Don’t be a target for hackers

Security

While most restaurant owners accept credit and debit cards, very few understand the financial strain that may result if data thieves break into the computer system used to process card payments. This article provides a brief overview of what happens when a breach occurs and three common mistakes that make restaurants easy targets for cyber criminals, along with simple steps that can be taken to avoid them.

When (not if) a breach occurs

At the outset, it is important to understand that the question is not “if” a restaurant will have a breach of its card-payment computer system, but “when” it will have a breach. Cyber criminals target businesses with a high volume of credit and debit card transactions, like restaurants. Restaurants, as compared to financial institutions, are attractive targets because they tend to have less robust security systems. Because profit margins often are thin, restaurants also tend to have a small appetite for learning about and implementing measures to prevent, recognize and catch cyber criminals.

Generally, restaurant computer systems are viewed as easy to breach, even though all restaurants are required to comply with are the Payment Card Industry Data Security Standards (PCI DSS) to help protect cardholder data. The 2011 Data Breach Investigations Report (a study conducted by the Verizon RISK Team with cooperation from the U.S. Secret Service and the Dutch High Tech Crime Unit) reports that 89 percent of businesses suffering a credit card breach were found not to be PCI DSS compliant at the time of the breach. Restaurant budgets are limited, and most restaurants cannot afford the precautions taken by other high-volume credit card transaction businesses, such as financial institutions or health care operations. Also, the way the restaurants’ credit card payment systems operate may create vulnerabilities.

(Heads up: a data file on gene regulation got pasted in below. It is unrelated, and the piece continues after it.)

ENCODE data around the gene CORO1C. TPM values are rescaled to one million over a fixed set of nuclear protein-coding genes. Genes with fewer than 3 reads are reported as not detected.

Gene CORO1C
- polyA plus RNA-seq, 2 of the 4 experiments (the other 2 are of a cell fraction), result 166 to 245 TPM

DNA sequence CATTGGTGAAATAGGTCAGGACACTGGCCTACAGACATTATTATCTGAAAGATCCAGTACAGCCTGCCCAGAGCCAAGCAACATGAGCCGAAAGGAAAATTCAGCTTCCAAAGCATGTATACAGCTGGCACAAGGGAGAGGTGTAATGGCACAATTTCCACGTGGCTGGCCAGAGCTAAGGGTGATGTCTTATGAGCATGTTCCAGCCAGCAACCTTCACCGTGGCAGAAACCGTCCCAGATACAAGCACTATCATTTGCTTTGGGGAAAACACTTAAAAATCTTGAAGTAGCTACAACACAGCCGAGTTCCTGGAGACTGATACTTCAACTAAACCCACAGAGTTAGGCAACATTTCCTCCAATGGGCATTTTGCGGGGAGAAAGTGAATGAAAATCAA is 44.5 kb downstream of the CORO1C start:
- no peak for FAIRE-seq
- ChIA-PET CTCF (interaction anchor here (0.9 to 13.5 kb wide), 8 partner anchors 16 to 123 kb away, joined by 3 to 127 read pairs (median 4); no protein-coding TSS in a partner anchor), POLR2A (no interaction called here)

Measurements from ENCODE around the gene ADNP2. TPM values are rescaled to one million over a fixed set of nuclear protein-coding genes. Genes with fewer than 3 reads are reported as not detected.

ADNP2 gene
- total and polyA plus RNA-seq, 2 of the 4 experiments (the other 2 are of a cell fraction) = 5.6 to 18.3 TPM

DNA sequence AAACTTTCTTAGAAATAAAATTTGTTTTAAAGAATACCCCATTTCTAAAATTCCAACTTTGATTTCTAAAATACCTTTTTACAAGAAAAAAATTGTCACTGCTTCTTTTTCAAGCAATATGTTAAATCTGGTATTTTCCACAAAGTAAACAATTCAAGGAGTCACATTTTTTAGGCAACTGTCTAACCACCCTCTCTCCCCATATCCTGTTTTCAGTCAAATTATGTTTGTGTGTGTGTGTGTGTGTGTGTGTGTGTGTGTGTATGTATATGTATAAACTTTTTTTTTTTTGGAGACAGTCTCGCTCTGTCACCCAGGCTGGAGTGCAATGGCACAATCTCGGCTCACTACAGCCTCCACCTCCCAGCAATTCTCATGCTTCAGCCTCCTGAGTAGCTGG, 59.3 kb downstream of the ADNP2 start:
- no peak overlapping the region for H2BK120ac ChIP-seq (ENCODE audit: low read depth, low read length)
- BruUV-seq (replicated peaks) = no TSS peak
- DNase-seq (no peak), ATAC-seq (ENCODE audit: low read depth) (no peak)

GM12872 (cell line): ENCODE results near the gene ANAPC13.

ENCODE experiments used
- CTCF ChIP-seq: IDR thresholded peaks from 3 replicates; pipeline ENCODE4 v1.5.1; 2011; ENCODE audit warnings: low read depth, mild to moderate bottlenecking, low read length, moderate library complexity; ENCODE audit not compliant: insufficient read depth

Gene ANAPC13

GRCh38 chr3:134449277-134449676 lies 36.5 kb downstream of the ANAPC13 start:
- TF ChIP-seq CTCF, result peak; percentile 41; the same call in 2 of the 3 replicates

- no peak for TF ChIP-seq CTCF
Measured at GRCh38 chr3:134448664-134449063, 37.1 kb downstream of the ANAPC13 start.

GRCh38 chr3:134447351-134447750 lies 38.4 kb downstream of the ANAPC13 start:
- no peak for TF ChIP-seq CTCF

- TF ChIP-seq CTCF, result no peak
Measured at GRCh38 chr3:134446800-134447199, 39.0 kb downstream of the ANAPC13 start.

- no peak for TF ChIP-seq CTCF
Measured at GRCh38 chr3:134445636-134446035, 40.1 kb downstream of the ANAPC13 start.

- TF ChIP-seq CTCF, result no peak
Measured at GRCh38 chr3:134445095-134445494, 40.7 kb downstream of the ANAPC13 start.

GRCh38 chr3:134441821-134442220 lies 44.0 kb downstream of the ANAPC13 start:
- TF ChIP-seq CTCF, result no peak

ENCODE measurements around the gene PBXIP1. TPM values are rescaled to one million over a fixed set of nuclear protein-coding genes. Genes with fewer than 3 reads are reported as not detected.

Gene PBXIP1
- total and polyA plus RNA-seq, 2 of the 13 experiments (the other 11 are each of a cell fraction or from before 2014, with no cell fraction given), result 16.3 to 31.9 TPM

Restaurants use one of a few vendors in their local areas to obtain point of sale (POS) software, hardware and services. Thus, if a cyber criminal accesses the local POS vendor, the criminal likely will have easy access to most of the restaurants the POS vendor serves. Also, if a cyber criminal finds a vulnerability in the POS software, the criminal may exploit the vulnerability to access multiple restaurants that use the same POS software. Finally, and most significantly, many restaurant owners do not appreciate the importance of taking steps to enhance computer security. As a result, cyber criminals often find it simple to access and steal credit card and frequent-guest information from restaurant computer systems.

Usually, a restaurant owner becomes aware that the restaurant’s system has been breached when the restaurant is notified by a card processing company that the restaurant may be the source of a breach. The letter specifies that, within about five days, the restaurant must hire an authorized computer forensic vendor to investigate the breach and analyze the restaurant’s computer system. If the restaurant does not comply, it likely will not be permitted to process credit card payments. Generally, the computer forensic vendor’s investigation will cost at least $15,000.